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Part 2.3 Hyperactive Hearts & Minds: Towards a Unified Model of Attention Difficulties?

Adapted from workshops presented by Carla (Nelson) Berg at the Midwinter Brain Sciences Colloquium in Palm Springs, February 1997 and 1998


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3. WHAT WE CALL "ADD" REPRESENTS
BOTH UNDER AND
OVERFOCUSING
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To return to my "brain beat" metaphor, what separates ADD from non is the frequency (strength of arousal) and/or the amplitude (strength of focus) of what I model as "thought events." This what the waveforms you see in my exhibits represent, which again is one way of depicting length and strength of focused awareness..

The collection of symptoms we have labeled AD/HD is not just about a struggle to concentrate, but about the struggles of people who shift between extremes of under and over focusing. Everyone with an attention difficulty swings between bouts of distractible inattention and bursts of "hyperfocusing" where attentions are so intense they become very hard to dislodge. What distinguishes one from the next is not just how strongly they attend, but how much time they spend being more and less intent.

As we have seen, where some are primarily underfocused, struggling to turn attentions on, others are chronically overfocused, struggling to detach and switch. But either end of that continuum, inattention is a side effect, and this is the part we too often omit when we speak about ADD. We intuitively know that  inattention can be the result of thinking too little in general or thinking too much about one Very Engaging Thing, oblivious to everything else. Nonetheless most analyses  speak as if inattentive distractibility is the primary problem, and sporadic overengagement is only a consequence.

You only need to attend a gathering of adults with ADD to see it vividly shown that one can be habitually under or overfocused and still experience inattentive distraction as a continual challenge. This is why both ends of the spectrum see themselves in lists   of ADD symptoms, and why both ends of the spectrum have been successfully diagnosed and treated. Clinicians who see the spectrum whole understand that it is the inconsistency and the intensity of focal strength which separates ADD from non, and that these labile attention spans are intrinsically tied to arousability, which is, in turn, tied to stimulus dependency.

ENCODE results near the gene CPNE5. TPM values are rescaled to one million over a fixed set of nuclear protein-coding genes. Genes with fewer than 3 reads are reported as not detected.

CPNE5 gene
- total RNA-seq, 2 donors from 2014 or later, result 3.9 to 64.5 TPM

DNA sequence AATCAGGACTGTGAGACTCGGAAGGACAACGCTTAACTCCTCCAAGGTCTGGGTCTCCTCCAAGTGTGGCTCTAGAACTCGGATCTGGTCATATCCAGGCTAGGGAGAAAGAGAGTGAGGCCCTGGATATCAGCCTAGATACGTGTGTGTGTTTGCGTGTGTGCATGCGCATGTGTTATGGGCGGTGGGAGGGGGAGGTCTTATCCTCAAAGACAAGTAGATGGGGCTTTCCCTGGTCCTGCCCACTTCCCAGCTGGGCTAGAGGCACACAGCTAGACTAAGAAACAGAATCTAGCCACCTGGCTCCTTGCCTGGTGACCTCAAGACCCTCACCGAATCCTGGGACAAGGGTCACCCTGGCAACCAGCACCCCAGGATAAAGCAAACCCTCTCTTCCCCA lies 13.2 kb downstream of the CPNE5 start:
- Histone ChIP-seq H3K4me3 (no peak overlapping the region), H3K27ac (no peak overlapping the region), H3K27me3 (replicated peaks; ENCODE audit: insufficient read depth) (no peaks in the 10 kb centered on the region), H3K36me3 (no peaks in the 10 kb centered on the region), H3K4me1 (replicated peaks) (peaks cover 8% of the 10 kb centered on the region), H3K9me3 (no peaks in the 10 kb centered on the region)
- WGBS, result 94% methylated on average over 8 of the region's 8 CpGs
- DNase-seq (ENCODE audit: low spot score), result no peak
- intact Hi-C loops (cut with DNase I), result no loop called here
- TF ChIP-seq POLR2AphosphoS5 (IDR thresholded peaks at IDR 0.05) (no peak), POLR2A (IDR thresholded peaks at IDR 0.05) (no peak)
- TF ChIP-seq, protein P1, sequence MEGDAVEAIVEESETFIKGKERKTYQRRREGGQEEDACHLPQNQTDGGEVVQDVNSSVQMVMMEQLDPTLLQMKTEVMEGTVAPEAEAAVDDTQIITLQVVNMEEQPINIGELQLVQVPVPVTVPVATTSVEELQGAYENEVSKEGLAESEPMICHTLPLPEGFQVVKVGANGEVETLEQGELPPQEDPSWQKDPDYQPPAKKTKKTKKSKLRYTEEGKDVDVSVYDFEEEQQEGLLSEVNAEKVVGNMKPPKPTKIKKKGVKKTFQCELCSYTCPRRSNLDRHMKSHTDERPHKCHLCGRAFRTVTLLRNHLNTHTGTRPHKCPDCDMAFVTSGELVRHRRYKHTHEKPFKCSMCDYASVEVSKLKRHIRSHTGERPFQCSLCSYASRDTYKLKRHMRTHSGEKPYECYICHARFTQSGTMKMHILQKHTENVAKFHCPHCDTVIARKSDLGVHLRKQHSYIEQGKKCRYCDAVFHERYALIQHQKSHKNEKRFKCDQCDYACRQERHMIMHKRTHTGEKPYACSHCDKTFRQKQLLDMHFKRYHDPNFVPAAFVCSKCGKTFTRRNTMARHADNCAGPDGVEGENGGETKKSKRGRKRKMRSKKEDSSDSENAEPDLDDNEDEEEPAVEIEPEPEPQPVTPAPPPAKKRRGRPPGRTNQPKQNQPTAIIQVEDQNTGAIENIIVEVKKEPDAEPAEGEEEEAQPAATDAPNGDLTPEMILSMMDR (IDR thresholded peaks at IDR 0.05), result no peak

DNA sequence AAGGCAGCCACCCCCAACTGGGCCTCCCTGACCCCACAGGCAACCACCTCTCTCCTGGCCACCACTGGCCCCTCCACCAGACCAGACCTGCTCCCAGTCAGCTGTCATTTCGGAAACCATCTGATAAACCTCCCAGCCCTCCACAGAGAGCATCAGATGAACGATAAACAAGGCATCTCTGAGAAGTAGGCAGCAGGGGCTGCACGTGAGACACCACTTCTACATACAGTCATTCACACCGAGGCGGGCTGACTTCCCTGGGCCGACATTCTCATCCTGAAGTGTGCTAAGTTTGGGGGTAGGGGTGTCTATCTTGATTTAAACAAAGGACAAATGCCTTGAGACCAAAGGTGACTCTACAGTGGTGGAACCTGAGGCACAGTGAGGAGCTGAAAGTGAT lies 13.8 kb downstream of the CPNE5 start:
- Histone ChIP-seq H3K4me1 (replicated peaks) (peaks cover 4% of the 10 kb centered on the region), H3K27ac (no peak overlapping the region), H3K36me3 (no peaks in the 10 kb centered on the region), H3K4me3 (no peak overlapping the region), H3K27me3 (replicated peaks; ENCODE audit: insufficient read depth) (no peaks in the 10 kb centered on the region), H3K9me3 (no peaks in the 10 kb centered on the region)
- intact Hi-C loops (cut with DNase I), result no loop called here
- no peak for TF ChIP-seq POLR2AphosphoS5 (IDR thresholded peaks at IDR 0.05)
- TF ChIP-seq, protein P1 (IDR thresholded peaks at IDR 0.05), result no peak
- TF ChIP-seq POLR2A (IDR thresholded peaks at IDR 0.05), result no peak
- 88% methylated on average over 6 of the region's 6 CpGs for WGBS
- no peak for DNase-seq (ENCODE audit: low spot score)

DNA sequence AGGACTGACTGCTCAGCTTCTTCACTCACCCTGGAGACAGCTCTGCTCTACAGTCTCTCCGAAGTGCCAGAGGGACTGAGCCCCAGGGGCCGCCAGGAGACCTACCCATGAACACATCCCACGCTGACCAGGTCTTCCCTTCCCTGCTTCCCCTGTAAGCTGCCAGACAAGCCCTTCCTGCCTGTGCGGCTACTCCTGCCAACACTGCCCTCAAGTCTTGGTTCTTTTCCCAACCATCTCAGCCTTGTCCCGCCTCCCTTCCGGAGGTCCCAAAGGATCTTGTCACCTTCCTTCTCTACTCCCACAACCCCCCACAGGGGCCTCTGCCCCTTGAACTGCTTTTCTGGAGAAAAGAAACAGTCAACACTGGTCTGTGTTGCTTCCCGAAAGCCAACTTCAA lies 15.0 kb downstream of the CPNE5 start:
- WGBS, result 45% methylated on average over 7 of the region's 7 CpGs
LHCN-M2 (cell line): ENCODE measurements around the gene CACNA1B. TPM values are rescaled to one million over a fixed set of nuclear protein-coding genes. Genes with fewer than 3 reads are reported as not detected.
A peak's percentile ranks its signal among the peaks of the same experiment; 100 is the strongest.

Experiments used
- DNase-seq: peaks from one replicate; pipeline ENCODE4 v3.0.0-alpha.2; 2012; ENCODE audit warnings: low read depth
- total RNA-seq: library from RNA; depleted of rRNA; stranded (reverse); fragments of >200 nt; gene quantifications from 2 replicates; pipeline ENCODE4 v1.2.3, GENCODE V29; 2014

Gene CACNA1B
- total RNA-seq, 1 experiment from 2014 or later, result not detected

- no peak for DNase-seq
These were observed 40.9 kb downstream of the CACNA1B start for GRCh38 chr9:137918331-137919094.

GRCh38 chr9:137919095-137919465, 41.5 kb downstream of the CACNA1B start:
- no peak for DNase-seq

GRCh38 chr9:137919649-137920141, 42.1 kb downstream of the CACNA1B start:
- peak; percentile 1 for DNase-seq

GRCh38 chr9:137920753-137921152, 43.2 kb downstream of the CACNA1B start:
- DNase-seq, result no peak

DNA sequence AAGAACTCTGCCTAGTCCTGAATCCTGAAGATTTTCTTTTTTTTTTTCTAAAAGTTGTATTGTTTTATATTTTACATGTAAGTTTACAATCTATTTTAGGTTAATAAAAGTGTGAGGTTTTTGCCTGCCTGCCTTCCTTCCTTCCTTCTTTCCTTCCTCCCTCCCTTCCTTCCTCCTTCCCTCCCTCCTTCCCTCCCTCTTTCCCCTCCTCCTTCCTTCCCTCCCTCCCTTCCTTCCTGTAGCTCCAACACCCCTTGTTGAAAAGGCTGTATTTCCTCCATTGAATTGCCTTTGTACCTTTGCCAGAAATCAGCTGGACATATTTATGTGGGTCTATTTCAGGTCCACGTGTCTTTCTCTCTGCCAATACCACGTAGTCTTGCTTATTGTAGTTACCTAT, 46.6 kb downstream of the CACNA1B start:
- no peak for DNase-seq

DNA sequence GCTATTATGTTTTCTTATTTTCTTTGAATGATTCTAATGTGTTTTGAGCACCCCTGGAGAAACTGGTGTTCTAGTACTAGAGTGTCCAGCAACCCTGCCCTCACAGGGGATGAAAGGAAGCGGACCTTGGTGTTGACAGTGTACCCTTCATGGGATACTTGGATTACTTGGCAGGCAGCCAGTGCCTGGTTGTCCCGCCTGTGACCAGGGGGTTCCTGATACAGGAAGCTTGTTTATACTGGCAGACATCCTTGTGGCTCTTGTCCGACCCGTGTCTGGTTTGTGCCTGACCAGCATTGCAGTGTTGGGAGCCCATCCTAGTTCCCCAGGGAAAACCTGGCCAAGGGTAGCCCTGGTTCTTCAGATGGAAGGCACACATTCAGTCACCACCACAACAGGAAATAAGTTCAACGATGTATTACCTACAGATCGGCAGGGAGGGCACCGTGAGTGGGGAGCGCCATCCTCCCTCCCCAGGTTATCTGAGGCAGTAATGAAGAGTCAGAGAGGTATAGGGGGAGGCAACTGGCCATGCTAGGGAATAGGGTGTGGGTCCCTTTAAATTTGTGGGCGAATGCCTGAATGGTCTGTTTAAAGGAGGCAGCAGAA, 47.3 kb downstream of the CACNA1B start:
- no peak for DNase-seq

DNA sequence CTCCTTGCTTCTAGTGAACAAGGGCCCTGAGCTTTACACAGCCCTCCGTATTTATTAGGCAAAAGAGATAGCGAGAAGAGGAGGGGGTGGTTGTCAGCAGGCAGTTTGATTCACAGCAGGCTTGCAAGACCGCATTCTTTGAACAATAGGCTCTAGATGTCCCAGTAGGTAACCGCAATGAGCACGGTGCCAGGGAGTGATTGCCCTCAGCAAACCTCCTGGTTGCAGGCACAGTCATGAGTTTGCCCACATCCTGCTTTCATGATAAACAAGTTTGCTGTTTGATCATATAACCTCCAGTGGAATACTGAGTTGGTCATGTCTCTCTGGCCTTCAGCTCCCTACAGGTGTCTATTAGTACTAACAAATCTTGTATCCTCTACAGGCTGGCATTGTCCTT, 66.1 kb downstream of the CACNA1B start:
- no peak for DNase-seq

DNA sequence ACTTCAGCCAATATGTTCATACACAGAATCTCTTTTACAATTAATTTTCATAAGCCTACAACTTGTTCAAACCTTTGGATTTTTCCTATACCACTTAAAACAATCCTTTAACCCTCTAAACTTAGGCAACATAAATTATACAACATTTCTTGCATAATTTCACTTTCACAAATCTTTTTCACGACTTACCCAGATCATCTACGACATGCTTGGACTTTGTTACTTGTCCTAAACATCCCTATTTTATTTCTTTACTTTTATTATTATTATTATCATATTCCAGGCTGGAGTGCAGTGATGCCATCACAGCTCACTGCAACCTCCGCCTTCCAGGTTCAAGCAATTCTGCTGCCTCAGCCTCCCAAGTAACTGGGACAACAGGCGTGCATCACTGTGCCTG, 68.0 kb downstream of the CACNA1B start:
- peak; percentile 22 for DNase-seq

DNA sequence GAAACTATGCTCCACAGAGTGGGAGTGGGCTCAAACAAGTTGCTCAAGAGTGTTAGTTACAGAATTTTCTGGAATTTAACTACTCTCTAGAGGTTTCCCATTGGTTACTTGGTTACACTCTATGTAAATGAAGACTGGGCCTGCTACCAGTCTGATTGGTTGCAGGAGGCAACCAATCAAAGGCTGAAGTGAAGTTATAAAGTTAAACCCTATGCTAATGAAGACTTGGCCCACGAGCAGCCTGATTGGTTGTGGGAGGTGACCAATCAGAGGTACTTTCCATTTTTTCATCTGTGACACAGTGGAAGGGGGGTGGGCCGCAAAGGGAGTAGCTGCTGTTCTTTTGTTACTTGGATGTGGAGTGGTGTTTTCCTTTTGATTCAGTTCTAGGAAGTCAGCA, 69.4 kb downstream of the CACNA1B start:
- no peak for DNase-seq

Everyone experiences both under and overfocusing and has struggles to keep their attentions where they need to be. But  people without an attention deficit are able to sustain and switch focus once they generate intention, while people with ADD can only hold focus steady when stimulation is strong, even if intention is present. To coin another metaphor, without enough "stimulus fuel" their brains sputter and stall, yet once it is found, they tend to overexcite, then find it hard to gear down. Hence the frequent paradoxes we see in people with ADD, in which an individual may be both especially competent  and especially inept, such as the example in a Newsweek piece: the business tycoon who routinely forgets to file his taxes on time.

The Catch 22  for everyone with an attention difficulty is that once arousal is strong enough to activate focus and sustain it,  then it becomes doubly difficult to dial it down and switch to something else. This inherent double bind often defines their lives, and frequently leads to demoralization, if not also desperation.

One of the ways I illustrate this continuum for non-technical readers is with my Bell of Attention Stability, specifically a version with illustrations to give a sense of the character types [click here]. The brain beat spectrum you just saw correlates with the baseline of this metaphorical bell which shows again how more modulating minds reside in between the two extremes of over and underfocusing.

No one yet has managed to describe all this in a reasonably simple way, and that is part of the problem I hope these models will address.

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This presentation was obtained from the Internet beginning at http://www.hyperthought.net/PS/HH1.html

Continued

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copyright 1996, 1998; Carla (Nelson) Berg
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